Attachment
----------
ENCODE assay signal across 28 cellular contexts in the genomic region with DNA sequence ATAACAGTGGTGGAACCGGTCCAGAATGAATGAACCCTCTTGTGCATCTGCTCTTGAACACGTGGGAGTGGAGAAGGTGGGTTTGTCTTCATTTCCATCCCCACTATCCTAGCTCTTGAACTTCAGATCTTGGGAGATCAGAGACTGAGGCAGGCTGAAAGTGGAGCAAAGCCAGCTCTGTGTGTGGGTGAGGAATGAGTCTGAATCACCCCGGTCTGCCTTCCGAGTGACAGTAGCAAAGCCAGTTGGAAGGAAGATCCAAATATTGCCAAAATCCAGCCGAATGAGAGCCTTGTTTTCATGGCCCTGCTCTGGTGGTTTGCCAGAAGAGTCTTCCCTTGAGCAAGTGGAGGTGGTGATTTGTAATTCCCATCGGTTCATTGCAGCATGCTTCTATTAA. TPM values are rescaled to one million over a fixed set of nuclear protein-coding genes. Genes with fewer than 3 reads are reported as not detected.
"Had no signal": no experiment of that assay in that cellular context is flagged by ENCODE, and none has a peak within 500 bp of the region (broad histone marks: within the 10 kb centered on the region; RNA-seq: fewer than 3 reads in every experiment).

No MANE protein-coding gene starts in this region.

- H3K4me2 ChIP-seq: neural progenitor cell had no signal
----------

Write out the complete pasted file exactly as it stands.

ENCODE assay signal across 28 cellular contexts in the genomic region with DNA sequence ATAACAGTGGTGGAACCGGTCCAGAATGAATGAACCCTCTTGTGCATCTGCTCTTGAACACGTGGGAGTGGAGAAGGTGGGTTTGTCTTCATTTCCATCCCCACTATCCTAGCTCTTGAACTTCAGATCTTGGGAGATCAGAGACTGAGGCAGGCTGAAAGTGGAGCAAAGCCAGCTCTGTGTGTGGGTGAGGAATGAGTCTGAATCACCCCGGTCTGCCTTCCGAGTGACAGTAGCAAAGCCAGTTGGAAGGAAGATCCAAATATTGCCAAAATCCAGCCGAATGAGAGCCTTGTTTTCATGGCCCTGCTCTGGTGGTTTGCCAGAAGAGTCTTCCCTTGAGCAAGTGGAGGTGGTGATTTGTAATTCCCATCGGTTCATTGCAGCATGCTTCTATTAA. TPM values are rescaled to one million over a fixed set of nuclear protein-coding genes. Genes with fewer than 3 reads are reported as not detected.
"Had no signal": no experiment of that assay in that cellular context is flagged by ENCODE, and none has a peak within 500 bp of the region (broad histone marks: within the 10 kb centered on the region; RNA-seq: fewer than 3 reads in every experiment).

No MANE protein-coding gene starts in this region.

- H3K4me2 ChIP-seq: neural progenitor cell had no signal